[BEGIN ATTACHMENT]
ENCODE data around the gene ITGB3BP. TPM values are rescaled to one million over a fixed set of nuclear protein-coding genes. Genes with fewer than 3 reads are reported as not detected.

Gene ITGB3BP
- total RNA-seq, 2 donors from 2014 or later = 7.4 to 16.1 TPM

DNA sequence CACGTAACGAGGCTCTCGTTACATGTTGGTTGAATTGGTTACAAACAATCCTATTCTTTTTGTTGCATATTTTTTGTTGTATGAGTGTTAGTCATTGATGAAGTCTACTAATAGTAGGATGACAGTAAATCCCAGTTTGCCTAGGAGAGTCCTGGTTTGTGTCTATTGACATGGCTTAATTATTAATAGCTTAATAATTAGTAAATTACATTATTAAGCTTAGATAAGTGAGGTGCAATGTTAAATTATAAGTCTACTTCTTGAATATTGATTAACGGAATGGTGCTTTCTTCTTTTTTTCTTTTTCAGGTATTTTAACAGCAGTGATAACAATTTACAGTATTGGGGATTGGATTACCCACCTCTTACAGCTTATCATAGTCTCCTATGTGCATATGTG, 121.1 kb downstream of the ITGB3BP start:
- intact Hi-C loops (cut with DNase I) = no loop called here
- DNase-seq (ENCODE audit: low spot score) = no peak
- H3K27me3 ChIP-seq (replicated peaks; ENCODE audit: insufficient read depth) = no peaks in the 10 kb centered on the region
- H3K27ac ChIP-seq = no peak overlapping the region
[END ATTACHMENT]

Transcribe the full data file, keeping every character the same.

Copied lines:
ENCODE data around the gene ITGB3BP. TPM values are rescaled to one million over a fixed set of nuclear protein-coding genes. Genes with fewer than 3 reads are reported as not detected.

Gene ITGB3BP
- total RNA-seq, 2 donors from 2014 or later = 7.4 to 16.1 TPM

DNA sequence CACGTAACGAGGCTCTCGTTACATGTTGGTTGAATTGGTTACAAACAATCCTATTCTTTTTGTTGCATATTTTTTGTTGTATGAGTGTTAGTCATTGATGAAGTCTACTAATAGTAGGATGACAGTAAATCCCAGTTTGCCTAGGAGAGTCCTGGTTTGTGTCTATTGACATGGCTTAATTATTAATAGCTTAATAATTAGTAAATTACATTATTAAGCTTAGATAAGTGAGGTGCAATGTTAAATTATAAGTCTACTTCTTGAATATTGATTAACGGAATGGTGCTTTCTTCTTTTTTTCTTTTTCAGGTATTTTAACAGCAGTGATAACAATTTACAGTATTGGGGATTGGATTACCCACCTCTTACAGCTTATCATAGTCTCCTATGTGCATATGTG, 121.1 kb downstream of the ITGB3BP start:
- intact Hi-C loops (cut with DNase I) = no loop called here
- DNase-seq (ENCODE audit: low spot score) = no peak
- H3K27me3 ChIP-seq (replicated peaks; ENCODE audit: insufficient read depth) = no peaks in the 10 kb centered on the region
- H3K27ac ChIP-seq = no peak overlapping the region